TV View: Hush-a-bye Dunne and Keane make for compelling punditry

Killer Kilbane shows up Matthew Upson, a poor man’s Alan Hansen

Carlos Queiroz before his side’s World Cup 2018 Group B match against Spain. Roy Keane reveals his trues feelings for the Iran’s coach. Photograph:EPA

Carlos Queiroz before his side’s World Cup 2018 Group B match against Spain. Roy Keane reveals his trues feelings for the Iran’s coach. Photograph:EPA

 

Polished and pathetic scenes. Roy Keane being neither on the subject of Iran manager Carlos Queiroz’s second coming at Manchester United.

“For some reason towards the end of my time there I found him really disrespectful towards me so we had a bit of a falling out.”

Uh oh.

“He questioned my loyalty . . .”

Everyone stand clear. “. . . and I told him where to go. One of my big regrets is I probably should have ripped his head off but: excellent coach and he is doing an excellent job it has to be said.”

Ian Wright giggles nervously as Slaven Bilic, two chairs apart from Keane since touch-gate, looks intently over his spectacles perhaps wondering, “Is he insane or just very funny?”

BBC have no hope of competing with ITV Gold. Not with Matthew Upson, a poor man’s Alan Hansen as player and pundit, sitting between Jermaine Jenas and Killer Kilbane.

At least Kilbane rewards lunchtime lingering with sensible joined-up sentences. Not before Upson cautiously pronounces Pepe as old, and thus “age slows you down”.

Morocco’s Nordin Amrabat is wearing a scrum cap. Miraculously slapped from head trauma by the team doctor five days previous, the protective gear, which does nothing of the sort, is discarded on 16 minutes.

Kilbane calls the clear and obvious, “In football we turn a blind eye to concussion. We have to learn from rugby.”

Amrabat has a stormer up and down the right flank.

En route to Montrose we stall at Off The Ball TV where Risteard Cooper has Keith Andrews and Joe Molloy in stitches. Darragh “the bus conductor” Maloney gets a wipe as Peter Collins gifts the mimic with unending material.

Andrews: “Darragh is very polished.”

Risteard: “Yeah, they’ve given him a good shine.”

RTÉ’s starting line-up come prime time gets debated. The A-Team remains Brady, Eamon and Didi Hamann or Richie Sadlier with Duffer “on the bench”.

Risteard: “Maybe Darragh has to get on a bus and not come back for Peter to get the top job (morphing into full Peter Collins) here on RTÉ for the Russian World Cup which is taking place of course in Russia in 2018. Of course Euro 2016, which Ireland qualified for, was two years ago and that’s why this is called the World Cup and not the Euros.”

Compact session

On RTÉ (for real) Maloney anchors a compact session with Richard Dunne and Michael O’Neill as Ronaldo empties the Atlas Lions.

Darragh: “Fifa clocked Ronaldo sprinting at 33km the other night . . . I can’t even ride a bike that fast.”

The number, 33 years old as well, can only fuel the Messiah complex, giving the Judas role to Pepe, betraying Our Lord and Saviour with weary, cheating limbs.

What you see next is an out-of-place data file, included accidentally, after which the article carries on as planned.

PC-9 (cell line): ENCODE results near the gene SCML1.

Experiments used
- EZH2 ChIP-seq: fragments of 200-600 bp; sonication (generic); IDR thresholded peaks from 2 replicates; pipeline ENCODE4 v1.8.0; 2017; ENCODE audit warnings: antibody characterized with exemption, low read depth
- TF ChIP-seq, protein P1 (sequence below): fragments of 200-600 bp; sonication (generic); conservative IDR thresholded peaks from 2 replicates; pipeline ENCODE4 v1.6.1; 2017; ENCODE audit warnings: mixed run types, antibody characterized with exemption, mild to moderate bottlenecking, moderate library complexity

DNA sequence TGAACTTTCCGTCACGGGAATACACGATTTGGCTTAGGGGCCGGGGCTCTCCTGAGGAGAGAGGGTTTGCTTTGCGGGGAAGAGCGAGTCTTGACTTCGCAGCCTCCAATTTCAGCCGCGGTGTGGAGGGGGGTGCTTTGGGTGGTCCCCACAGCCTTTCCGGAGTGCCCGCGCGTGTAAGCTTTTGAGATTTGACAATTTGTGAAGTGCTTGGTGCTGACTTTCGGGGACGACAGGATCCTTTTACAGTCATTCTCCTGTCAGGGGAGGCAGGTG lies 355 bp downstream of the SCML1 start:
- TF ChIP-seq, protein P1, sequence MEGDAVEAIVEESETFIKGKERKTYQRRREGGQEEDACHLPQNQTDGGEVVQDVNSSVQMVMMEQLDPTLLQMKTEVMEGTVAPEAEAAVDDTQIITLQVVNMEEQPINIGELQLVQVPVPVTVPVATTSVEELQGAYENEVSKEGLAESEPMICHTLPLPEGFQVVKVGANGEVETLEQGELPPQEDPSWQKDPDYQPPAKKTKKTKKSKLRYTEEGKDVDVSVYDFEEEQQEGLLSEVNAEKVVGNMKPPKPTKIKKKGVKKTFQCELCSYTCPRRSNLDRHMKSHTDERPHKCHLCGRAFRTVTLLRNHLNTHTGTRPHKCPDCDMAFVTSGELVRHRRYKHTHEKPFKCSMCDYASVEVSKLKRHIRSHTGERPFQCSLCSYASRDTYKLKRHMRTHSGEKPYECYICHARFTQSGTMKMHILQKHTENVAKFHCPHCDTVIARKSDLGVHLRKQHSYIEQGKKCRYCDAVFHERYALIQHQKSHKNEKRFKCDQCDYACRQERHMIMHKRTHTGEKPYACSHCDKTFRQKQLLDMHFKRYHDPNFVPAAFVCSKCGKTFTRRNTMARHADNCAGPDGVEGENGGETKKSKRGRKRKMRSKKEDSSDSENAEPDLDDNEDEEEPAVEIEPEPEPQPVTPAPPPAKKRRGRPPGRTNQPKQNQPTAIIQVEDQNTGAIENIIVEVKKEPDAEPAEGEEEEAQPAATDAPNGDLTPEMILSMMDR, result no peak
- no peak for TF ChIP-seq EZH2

“Pathetic,” says Martin Keown of the Portuguese centre back’s injury-time tumble. “Hard to take Pepe seriously.”

“Not something you were ever guilty of,” goes the polished Alex Scott.

“Men were men then, I suppose.”

“What would you do if I tapped you on the shoulder?”

Kilbane directs traffic on the latest non-VAR-decision after José Fonte bumps Khalid Boutaïb in the air.

“I sort of think it’s a penalty,” says Jenas sheepishly. “The lads may have a different opinion.”

Kilbane: “I think it’s a foul, yeah, but, again, it’s not a clear and obvious one.”

Mark Chapman interjects, “He barged him in the back!”

Kilbane: “If we are arguing about it it shouldn’t be given. It has to be clear.”

Upson wanders into the adult conversation with his aerial football theory. When Chapman challenges the ridiculousness of his statement he tries joking to safety. Chapman doesn’t permit this.

“Once you jump you are out of control, Chappers . . .”

Kilbane: “Your face is saying you do not agree with that, Mark.”

Hushed

The English journeymen have a clean shine to them while Dunne does not look ready for big-time punditry. This makes him almost as compelling as Keane. One twitter experts says Dunne “sounds like he’s speaking in a room with a sleeping baby. Always somewhat hushed. It’s quite relaxing.”

Soothing words on Ronaldo bring shining clarity. “He’s the magic man in the whole thing. Without him it doesn’t work but he seems to have the rest of the team working for him and that’s why they can’t succeed, I think.”

Faust by Richard Dunne.

“It’s like everyone has been brought to Russia to play the World Cup just for him . . . I don’t think he sees anything other than himself and everyone else around him are just little pawns playing his game.”

Killer: “Portugal are a dreadful watch. This hasn’t changed my mind.”

Combat ITV with more Kilbane, less Upson, demand us couched whales.

Epilogue. Collins oversees the shift change in Donnybrook – Sadlier, Kevin Doyle and Dunphy rotate in - with a lyrical ode to Luis Suarez.

“Cometh the man, cometh the hour or whichever way you’d like it.”

Doyle retired due to repeated concussion. Not a mention.

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